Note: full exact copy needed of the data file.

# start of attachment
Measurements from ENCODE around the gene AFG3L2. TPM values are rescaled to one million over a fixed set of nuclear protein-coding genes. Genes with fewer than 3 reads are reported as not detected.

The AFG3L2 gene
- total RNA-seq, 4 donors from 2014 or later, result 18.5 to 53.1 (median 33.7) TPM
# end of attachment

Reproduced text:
Measurements from ENCODE around the gene AFG3L2. TPM values are rescaled to one million over a fixed set of nuclear protein-coding genes. Genes with fewer than 3 reads are reported as not detected.

The AFG3L2 gene
- total RNA-seq, 4 donors from 2014 or later, result 18.5 to 53.1 (median 33.7) TPM